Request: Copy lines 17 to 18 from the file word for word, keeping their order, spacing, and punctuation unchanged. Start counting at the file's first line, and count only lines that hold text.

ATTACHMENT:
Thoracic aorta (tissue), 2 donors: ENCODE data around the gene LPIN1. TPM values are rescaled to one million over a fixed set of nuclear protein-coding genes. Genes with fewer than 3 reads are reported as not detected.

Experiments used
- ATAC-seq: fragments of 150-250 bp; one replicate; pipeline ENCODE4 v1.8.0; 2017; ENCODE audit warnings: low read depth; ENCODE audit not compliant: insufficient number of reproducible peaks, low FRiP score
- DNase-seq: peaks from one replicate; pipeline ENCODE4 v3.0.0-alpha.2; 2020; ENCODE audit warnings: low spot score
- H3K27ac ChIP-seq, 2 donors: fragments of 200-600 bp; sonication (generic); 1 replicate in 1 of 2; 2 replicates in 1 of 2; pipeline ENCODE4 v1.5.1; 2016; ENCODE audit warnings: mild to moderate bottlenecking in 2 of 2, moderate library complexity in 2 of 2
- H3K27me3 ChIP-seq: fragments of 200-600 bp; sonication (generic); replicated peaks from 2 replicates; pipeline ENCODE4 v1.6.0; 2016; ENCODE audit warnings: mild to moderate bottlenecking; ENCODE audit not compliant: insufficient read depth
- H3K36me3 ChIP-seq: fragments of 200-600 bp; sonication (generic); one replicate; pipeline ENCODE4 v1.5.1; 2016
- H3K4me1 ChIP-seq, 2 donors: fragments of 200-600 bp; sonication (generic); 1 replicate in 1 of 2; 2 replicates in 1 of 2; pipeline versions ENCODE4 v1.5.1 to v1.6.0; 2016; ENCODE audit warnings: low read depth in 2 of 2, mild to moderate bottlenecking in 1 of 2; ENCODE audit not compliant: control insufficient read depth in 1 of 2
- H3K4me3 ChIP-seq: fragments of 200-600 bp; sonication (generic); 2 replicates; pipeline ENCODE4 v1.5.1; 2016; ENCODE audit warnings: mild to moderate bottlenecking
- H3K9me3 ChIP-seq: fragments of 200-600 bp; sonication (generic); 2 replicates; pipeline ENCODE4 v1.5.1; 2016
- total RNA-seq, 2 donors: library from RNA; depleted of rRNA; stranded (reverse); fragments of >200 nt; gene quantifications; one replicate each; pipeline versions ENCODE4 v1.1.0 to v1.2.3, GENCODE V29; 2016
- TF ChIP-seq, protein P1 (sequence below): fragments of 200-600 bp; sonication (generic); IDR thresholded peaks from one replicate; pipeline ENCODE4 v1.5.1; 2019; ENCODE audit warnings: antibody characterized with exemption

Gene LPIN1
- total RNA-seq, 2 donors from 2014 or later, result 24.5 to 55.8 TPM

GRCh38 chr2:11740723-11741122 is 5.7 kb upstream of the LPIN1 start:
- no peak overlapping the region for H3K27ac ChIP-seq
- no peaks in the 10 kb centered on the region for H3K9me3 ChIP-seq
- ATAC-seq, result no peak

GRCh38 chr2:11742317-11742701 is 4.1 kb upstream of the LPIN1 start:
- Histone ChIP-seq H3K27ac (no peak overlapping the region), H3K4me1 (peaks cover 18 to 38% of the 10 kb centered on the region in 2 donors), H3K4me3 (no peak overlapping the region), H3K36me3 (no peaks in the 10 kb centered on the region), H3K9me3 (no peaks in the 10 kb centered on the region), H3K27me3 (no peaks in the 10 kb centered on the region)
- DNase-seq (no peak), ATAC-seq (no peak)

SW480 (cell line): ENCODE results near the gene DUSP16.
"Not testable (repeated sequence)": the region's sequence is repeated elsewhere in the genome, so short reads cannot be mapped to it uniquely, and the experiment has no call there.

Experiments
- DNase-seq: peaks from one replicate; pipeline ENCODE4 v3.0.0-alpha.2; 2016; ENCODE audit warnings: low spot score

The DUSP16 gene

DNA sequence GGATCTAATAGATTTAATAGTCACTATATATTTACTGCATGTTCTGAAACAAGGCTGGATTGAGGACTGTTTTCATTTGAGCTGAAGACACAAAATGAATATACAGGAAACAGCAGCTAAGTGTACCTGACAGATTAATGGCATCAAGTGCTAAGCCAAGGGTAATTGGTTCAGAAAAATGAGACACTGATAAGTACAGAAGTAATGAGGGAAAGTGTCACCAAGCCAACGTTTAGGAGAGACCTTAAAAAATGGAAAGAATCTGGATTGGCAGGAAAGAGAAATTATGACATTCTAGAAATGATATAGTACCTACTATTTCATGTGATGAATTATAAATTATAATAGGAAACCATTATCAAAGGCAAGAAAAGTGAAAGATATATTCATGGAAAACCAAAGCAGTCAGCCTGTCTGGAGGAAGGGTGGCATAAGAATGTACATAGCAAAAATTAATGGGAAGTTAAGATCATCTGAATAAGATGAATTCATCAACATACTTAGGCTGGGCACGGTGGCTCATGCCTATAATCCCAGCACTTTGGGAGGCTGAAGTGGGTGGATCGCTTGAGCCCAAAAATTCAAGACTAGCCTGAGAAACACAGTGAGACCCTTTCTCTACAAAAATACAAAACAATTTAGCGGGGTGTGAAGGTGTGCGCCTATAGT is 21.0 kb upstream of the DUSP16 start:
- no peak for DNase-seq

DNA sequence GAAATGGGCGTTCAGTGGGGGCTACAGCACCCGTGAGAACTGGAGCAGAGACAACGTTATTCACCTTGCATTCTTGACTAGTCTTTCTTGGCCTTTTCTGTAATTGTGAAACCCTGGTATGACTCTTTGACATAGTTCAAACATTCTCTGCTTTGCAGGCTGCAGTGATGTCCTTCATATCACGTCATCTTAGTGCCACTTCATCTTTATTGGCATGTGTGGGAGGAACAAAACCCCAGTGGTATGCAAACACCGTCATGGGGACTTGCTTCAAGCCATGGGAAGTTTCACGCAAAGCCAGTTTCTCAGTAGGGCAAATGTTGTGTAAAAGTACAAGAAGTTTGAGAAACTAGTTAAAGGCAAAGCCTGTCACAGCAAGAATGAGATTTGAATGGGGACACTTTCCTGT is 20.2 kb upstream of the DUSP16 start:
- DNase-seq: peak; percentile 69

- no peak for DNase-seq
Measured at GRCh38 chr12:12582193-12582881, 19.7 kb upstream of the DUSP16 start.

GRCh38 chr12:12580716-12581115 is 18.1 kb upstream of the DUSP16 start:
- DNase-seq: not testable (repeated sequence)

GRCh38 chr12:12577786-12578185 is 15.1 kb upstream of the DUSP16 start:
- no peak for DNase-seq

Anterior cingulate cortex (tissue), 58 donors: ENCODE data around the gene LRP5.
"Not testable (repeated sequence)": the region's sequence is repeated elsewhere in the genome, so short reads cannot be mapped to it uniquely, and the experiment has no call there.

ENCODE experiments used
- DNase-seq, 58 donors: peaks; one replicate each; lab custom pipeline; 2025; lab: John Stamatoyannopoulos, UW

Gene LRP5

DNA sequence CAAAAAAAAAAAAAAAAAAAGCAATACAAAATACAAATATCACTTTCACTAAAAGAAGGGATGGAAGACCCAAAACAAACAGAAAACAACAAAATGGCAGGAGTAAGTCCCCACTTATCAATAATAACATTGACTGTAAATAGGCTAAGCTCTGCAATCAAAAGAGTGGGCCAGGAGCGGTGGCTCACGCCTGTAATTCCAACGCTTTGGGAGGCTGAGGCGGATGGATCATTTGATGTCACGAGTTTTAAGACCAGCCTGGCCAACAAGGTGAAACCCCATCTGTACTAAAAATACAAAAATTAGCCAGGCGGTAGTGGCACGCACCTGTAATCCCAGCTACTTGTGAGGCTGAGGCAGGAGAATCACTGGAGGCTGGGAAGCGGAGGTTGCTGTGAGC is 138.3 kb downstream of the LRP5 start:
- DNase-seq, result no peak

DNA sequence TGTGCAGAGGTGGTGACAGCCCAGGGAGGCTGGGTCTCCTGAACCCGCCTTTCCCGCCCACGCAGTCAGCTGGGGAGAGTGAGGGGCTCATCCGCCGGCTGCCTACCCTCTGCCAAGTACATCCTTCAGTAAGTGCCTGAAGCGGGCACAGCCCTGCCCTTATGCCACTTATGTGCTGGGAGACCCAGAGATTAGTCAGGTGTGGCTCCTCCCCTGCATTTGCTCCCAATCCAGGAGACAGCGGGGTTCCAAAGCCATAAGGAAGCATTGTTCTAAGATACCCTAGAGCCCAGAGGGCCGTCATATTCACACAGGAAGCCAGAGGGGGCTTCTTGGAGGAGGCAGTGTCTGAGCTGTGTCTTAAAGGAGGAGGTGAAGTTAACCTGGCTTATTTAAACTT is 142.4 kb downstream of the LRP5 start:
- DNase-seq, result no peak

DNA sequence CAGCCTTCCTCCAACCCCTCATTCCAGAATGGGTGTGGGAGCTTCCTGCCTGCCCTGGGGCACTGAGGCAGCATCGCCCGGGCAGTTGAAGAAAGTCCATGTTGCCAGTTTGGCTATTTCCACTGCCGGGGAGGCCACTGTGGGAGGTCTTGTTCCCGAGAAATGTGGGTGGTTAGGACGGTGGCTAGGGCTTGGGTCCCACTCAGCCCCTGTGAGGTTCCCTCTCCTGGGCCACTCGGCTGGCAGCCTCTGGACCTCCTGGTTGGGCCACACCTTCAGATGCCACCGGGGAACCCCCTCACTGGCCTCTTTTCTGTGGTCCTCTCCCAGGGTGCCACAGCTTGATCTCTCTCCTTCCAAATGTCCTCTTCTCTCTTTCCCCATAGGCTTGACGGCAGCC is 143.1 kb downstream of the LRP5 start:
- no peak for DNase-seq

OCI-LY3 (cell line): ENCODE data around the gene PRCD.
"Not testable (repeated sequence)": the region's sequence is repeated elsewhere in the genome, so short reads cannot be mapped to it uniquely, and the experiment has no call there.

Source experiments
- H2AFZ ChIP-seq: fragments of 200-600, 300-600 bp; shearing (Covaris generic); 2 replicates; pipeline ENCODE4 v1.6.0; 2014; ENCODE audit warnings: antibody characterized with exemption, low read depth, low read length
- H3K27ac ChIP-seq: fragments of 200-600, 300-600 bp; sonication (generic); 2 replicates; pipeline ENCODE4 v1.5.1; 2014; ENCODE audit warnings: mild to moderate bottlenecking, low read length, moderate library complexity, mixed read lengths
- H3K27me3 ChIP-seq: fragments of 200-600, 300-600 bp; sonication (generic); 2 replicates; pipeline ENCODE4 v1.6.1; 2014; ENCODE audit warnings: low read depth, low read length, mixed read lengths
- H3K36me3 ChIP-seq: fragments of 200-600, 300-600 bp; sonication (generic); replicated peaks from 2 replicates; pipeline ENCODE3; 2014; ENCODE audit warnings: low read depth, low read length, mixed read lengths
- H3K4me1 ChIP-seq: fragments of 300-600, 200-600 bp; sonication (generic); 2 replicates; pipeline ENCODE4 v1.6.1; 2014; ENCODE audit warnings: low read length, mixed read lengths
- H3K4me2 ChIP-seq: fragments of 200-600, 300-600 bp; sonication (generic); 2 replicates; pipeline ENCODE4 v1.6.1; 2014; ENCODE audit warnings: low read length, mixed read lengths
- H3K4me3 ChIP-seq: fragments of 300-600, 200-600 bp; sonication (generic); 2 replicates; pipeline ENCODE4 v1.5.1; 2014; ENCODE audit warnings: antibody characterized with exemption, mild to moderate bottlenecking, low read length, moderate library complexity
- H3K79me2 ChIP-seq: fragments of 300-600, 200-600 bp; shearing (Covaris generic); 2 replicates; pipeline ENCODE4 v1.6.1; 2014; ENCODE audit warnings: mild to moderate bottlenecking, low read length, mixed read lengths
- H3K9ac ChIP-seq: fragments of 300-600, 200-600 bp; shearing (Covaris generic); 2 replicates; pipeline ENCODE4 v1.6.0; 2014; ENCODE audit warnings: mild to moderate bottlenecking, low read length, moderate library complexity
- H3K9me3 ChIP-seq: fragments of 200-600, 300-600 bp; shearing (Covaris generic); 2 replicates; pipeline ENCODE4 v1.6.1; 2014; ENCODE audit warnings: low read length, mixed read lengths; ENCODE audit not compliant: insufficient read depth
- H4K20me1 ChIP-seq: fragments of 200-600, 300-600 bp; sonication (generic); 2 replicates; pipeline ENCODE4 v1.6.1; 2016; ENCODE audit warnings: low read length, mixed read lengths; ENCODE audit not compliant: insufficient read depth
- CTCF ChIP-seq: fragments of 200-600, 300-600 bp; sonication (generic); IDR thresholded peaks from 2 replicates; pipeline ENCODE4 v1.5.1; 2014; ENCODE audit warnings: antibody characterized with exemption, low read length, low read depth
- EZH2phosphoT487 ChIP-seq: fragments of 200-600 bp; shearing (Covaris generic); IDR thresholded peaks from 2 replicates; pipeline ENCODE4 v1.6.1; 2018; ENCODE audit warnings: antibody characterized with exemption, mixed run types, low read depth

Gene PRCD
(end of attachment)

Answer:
- no peaks in the 10 kb centered on the region for H3K9me3 ChIP-seq
- ATAC-seq, result no peak